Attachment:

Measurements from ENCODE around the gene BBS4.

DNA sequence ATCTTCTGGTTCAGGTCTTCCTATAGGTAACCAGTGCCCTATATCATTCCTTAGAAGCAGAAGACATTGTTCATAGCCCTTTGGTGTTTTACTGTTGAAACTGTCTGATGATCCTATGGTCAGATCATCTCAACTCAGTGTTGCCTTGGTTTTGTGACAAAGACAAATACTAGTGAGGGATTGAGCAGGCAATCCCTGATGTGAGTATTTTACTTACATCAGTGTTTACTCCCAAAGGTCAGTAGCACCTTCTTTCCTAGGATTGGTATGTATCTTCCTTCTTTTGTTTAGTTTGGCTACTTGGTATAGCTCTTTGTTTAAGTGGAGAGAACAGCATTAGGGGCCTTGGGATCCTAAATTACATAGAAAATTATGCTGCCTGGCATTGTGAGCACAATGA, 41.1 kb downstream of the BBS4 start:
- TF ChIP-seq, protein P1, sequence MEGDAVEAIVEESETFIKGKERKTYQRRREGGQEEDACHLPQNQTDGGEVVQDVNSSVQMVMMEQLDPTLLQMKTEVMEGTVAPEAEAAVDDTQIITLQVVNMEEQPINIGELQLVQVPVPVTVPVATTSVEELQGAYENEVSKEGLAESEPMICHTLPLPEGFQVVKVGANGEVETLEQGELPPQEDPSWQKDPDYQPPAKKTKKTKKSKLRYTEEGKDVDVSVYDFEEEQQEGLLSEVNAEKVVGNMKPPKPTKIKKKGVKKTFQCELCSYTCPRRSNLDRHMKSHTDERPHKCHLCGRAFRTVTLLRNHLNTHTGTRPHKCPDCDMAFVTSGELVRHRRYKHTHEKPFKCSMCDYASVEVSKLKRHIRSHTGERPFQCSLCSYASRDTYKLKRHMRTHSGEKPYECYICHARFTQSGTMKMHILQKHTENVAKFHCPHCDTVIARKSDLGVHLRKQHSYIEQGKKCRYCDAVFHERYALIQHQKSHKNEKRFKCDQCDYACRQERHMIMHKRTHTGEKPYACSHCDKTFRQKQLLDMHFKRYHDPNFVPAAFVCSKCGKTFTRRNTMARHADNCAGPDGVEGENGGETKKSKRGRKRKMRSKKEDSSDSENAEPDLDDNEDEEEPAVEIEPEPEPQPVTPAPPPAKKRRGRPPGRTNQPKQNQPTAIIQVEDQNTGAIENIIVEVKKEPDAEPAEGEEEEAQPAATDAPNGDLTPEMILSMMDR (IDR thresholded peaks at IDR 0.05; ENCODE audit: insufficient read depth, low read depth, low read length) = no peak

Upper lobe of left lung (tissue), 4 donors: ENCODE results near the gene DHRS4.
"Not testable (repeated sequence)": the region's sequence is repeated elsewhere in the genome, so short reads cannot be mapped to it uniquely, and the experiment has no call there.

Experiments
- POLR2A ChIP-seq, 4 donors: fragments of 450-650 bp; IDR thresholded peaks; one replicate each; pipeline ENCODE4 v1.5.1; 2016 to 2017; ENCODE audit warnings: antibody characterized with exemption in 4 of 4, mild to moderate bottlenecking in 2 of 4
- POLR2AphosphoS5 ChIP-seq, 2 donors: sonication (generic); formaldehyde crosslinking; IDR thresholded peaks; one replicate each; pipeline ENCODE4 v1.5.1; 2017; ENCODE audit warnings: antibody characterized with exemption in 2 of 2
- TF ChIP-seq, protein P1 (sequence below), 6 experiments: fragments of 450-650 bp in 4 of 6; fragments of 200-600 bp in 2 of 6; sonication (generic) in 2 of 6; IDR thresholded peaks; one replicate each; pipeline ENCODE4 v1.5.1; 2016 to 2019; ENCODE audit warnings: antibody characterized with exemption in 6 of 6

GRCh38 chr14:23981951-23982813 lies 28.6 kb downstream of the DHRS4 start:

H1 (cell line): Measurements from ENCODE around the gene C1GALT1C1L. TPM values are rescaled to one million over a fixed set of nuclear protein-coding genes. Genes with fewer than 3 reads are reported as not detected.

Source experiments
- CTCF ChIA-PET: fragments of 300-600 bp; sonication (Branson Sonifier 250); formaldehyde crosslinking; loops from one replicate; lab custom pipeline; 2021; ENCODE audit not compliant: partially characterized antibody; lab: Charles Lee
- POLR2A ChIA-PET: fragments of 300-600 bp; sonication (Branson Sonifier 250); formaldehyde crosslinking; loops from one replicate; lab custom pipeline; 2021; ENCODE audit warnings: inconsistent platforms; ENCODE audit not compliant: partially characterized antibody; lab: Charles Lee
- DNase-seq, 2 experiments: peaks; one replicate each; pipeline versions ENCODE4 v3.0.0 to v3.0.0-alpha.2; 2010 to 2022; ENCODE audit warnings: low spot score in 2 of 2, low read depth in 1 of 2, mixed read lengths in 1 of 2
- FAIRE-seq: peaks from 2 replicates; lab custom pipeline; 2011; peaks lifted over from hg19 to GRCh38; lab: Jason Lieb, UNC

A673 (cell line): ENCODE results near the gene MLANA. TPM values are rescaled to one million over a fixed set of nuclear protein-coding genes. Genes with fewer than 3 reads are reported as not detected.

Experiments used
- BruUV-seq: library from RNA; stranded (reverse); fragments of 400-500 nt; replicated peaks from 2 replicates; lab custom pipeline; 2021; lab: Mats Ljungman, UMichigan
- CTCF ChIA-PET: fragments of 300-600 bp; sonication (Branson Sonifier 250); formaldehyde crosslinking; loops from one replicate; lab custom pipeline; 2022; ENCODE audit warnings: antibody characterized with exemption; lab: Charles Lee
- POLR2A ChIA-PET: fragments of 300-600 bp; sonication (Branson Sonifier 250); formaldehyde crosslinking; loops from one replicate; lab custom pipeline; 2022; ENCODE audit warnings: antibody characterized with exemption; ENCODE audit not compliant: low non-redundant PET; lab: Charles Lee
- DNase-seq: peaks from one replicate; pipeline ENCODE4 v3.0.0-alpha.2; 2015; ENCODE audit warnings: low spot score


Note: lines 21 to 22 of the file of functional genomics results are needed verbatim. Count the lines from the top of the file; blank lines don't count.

- POLR2A ChIA-PET: fragments of 300-600 bp; sonication (Branson Sonifier 250); formaldehyde crosslinking; loops from one replicate; lab custom pipeline; 2022; ENCODE audit warnings: antibody characterized with exemption; ENCODE audit not compliant: low non-redundant PET; lab: Charles Lee
- DNase-seq: peaks from one replicate; pipeline ENCODE4 v3.0.0-alpha.2; 2015; ENCODE audit warnings: low spot score